War Without End. Amen?


Almost ten years ago, a small American-led force overthrew the Taliban government of Afghanistan. The invasion had been fast, that Afghan government had been weak, and you could have been tempted in 2002–before the ashes in Lower Manhattan had cooled or the Pentagon had  been rebuilt—to hope that the allied commitment wouldn’t be too long.

In just a few weeks the 10th anniversary of the September 11 terrorist attacks will come and go, and American and NATO forces, along with Australians and others, will still be on the ground in Afghanistan. Al Qaida-associated fighters, remnants of Taliban forces, and other fighters who’ve opposed the invasion and its aftermath have never surrendered. They continue to use non-conventional warfare to launch attacks in public places, killing soldiers and civilians. In fact, when you look at civilian deaths in Afghanistan last year you find, for all the complaints about NATO drones and heavy-handed allied soldiering, more than 80% of all civilian deaths are caused by anti-government, anti-American, insurgent fighters.

Instead of winding down in its death toll, last year, 2010, was the bloodiest year of the war, taking as many American lives as 2001-04 combined. That has people across America…and Britain, Germany, Canada, and many other countries asking, “How do you know a war is over, and how do you know when it’s time to come home?”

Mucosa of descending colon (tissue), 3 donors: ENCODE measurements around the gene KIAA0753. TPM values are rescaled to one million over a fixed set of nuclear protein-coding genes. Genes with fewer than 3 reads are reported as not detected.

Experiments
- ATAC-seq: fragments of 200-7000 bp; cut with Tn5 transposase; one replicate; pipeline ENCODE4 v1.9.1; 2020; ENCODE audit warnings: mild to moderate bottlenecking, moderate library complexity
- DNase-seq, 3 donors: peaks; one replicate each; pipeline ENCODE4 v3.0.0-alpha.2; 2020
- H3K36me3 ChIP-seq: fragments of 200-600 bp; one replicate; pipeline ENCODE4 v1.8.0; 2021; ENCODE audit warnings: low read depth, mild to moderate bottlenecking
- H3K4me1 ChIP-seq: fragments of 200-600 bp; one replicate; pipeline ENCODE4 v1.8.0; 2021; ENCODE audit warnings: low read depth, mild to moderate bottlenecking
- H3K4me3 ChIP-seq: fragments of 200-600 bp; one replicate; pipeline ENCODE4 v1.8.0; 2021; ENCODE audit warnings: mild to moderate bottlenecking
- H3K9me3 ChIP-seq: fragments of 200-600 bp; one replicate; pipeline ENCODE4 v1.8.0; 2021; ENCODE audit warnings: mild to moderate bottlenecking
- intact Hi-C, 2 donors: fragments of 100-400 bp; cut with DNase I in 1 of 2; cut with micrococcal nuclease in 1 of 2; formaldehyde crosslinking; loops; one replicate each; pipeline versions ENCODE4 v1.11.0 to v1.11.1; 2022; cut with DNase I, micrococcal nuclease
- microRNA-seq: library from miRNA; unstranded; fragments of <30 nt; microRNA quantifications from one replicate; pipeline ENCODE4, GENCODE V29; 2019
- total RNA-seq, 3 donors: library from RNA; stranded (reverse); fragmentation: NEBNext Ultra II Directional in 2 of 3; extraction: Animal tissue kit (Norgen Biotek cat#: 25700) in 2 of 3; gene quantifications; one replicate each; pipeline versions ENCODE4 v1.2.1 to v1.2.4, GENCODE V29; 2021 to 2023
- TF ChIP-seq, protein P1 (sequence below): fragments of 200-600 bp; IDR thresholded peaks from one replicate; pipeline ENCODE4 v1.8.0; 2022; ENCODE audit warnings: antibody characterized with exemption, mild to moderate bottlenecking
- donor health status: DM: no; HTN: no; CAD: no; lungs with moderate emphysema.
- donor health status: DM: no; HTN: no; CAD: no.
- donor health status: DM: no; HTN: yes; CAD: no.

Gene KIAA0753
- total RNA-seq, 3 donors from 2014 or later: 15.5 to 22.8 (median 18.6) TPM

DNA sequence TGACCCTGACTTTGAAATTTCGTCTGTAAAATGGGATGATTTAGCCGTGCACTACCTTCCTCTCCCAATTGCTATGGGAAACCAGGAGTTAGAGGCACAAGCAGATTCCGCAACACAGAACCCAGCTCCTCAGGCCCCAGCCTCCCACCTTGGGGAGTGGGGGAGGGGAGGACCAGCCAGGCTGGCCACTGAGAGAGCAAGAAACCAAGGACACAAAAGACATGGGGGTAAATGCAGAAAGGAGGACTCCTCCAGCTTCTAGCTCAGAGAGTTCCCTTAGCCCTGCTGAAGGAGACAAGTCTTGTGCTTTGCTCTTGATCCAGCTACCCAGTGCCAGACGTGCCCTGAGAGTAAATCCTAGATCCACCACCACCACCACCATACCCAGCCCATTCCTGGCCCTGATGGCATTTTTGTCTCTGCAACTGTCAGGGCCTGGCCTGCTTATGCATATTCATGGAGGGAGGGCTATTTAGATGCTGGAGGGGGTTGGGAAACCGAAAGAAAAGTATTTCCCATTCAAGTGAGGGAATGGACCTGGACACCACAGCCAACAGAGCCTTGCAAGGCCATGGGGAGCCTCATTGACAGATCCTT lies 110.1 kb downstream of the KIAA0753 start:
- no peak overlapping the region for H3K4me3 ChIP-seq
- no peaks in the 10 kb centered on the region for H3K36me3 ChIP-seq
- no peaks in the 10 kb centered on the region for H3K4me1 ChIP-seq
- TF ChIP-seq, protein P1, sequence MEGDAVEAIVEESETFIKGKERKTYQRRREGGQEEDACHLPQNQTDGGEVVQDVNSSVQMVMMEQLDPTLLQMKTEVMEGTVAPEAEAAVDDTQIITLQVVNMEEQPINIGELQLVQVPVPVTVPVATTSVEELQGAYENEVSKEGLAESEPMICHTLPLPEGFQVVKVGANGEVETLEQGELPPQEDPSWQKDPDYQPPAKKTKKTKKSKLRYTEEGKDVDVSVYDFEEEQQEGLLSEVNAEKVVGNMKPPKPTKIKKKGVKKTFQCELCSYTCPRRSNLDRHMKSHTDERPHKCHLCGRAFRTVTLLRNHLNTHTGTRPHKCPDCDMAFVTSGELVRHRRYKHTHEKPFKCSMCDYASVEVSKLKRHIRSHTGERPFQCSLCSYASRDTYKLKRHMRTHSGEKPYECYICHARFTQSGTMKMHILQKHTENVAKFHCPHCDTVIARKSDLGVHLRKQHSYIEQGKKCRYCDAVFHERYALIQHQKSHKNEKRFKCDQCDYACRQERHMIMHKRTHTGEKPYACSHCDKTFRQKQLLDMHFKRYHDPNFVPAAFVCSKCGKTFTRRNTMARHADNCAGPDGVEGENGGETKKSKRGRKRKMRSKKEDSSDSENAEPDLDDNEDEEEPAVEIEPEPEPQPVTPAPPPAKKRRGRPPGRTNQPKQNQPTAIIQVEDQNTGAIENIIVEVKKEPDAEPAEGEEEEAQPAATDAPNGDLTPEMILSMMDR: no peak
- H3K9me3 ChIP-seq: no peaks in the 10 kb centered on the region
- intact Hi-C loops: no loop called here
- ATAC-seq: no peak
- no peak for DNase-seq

That conversation, sparked again by the killing of al Qaida leader Osama bin Laden, the President’s announcement of a drawdown of forces, and a financial crisis, has taken on greater urgency. The United States has been in Afghanistan a long time. Thousands of American lives have been lost, billions of dollars spent, to make Afghanistan a place that would no longer become dangerous and unstable, a threat to its neighbors and countries around the world. There has been an elected government for years, weak and corrupt as it is accused of being it is certainly more representative of all the factional and ethnic divisions in Afghanistan than the Taliban had been.

Hold on though… In September 2001, the United States was attacked by an enemy that had been given safe haven by the Taliban government of Afghanistan. A few months later, Afghanistan was invaded, a new government installed, the Taliban put to flight, al Qaida neutralized and put under intense pressure, and at long last, its leader killed in Pakistan. The United States and its allies have accomplished their war aims, right? Unless the new goal is some unachievable set of short-term targets, goes one side of the current debate, you can get out now and let Afghans do the rest.